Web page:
O, then, I see Queen Mab hath been with you. She is the fairies' midwife, and she comes In shape no bigger than an agate-stone On the fore-finger of an alderman, Drawn with a team of little atomies Athwart men's noses as they lies asleep; Her wagon-spokes made of long spinners' legs, The cover of the wings of grasshoppers, The traces of the smallest spider's web, The collars of the moonshine's wat'ry beams, Her whip of cricket's bone; the lash of film…
— Mercutio in Romeo and Juliet, Act I, scene IV
William Bell Scott was born in Edinburgh in 1811, the son of the engraver Robert Scott (1777-1841) and younger brother of the painter and poet David Scott (1806-1849). He trained in fine art at the Trustees’ Academy, a forerunner of Edinburgh College of Art. In 1837 he moved to London, where he soon developed a connection with a group of painters known as ‘The Clique’ who met to sketch together. ‘The Clique’ was founded by the renowned fairy painter Richard Dadd in the late 1830s, and co-alesced around a rejection of high art and a belief that their work should not conform to academic ideals. Bell Scott formed a friendship with Dadd, and they collaborated on illustrations for Samuel Carter Hall’s ‘Book of British Ballads’ (1842). The group disbanded in 1843 after Dadd was diagnosed insane and institutionalised at Bethlem for killing his father during a psychotic breakdown.
In 1843 Bell Scott was offered the position of Master of the Government School of Design at Newcastle-upon-Tyne, where he would remain for the following twenty years. He nevertheless maintained a relationship with the Pre-Raphaelites in London, and contributed poetry to their journal ‘The Germ’. He was close to William Holman Hunt and, in particular, Dante Gabriel Rossetti, whose family championed his work.
Bell Scott is best-known for his history paintings. In 1854 he was commissioned to paint a series of works depicting the history of Northumberland for Wallington Hall, the Morpeth home of his most valued patron Lady Trevelyan. Five years later he met Alice Boyd of Penkill Castle, Ayrshire, while she studied in Newcastle. The relationship became close, and from the 1860s Scott lived with Alice Boyd and his wife Letitia in a ménage à trois between Scotland and London until the end of his life. Following her brother’s death in 1865 Alice became the owner of Penkill, and Bell Scott spent several years in the 1860s painting the staircase with a series of frescos illustrating James I’s poem ‘The Kings Quair’.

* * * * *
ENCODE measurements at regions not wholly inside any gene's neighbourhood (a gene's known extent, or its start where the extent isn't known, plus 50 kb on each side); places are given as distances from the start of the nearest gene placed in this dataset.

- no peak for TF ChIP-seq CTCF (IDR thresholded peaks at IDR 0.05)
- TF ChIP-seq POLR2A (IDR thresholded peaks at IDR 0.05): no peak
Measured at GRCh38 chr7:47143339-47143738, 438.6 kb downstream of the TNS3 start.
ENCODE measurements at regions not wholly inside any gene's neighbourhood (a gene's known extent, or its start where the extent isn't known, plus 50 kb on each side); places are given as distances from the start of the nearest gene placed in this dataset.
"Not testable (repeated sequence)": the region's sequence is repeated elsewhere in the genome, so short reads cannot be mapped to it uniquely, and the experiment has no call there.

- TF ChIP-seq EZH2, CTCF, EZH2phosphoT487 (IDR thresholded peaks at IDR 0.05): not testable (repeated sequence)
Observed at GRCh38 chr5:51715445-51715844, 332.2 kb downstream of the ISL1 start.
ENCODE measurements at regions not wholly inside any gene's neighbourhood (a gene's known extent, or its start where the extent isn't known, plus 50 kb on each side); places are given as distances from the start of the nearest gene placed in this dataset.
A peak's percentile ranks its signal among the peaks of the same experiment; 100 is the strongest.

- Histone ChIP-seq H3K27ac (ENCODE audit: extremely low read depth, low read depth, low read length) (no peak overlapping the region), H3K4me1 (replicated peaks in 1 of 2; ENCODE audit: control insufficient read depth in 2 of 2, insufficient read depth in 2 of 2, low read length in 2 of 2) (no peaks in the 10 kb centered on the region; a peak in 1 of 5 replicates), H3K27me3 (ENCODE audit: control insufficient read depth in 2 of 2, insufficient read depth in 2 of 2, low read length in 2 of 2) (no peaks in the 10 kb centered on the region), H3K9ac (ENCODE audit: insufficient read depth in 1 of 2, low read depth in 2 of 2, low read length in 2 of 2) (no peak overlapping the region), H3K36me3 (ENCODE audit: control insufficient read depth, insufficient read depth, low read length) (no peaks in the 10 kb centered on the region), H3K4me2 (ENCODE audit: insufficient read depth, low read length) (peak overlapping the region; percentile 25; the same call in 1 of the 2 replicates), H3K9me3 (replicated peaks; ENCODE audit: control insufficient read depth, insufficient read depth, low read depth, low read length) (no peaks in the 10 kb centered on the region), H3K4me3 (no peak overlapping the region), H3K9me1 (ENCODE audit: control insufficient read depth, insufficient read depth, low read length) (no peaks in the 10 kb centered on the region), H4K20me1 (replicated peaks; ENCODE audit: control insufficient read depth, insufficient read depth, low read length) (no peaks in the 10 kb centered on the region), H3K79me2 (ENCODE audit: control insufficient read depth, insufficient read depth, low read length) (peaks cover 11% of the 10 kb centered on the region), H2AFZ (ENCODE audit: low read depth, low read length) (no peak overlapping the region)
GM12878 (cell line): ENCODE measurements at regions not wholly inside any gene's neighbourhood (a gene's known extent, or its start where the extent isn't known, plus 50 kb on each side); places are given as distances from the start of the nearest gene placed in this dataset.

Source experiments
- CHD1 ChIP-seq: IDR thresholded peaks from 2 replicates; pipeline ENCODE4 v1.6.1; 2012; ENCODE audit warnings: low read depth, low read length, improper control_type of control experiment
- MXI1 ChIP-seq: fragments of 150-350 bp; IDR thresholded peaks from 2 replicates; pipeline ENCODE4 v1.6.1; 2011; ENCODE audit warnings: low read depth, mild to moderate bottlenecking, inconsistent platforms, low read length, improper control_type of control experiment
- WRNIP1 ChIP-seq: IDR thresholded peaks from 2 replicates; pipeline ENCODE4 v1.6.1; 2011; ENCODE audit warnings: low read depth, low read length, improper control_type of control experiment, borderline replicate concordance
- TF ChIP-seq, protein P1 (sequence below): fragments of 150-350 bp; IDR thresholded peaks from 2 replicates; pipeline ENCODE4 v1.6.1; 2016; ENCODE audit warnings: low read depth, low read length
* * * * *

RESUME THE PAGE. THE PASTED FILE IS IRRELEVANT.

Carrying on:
The Barge of the Fairy Mab was exhibited at the Royal Scottish Academy in 1845, and pre-dates Bell Scott’s Pre-Raphaelite associations. The Fairy Queen Mab is glimpsed through lily petals glowing in the moonlight, being transported on a barge formed from lily pads. Her hair falls in flowing golden tresses and she holds a long red wand, which she directs towards a spider spinning silken threads, as her wide eyes gaze upwards towards the web. The Fairy Queen and several of her attendants are unclothed, with a sensuous allure of form that could not have been freely expressed in a traditional Victorian genre or history painting. The intense jewel-like colour draws the eye towards the heart of the composition, as does the detailed rendering of the elf-like creatures, insects, bugs and leaves. Even the delicate threads of the web are beautifully illuminated. The scene is enclosed within leaves and grasses, through which fairies make their way, with bright star-like torches on their heads, past a swan nestled in the background. There is joy, humour and mischief in the rendering of Fairy Queen Mab and her entourage, and it is a delight to glimpse into this fantasy.
Queen Mab is a mischievous yet benevolent figure. In ‘Romeo and Juliet’ she is referred to as the fairies’ midwife, who delivers sleepers their innermost fancies in the form of dreams. In Victorian Britain a great fashion for fairy painting co-incided with a resurgence of interest in Shakespearean plays such as ‘The Tempest’ and ‘A Mid-Summer Night’s Dream’, in which fairies feature as characters. The popularity of the fairy genre is seen as a reaction to the societal and environmental changes being wrought by industrialisation and the expansion of the suburbs. Viewers sought escapism from the changing world through mystical, spiritual and fantastical scenes and images of the natural world. The fairy genre is rare in Bell Scott’s oeuvre, yet in The Barge of the Fairy Mab he has created a charming example of Victorian fairy painting at its best.
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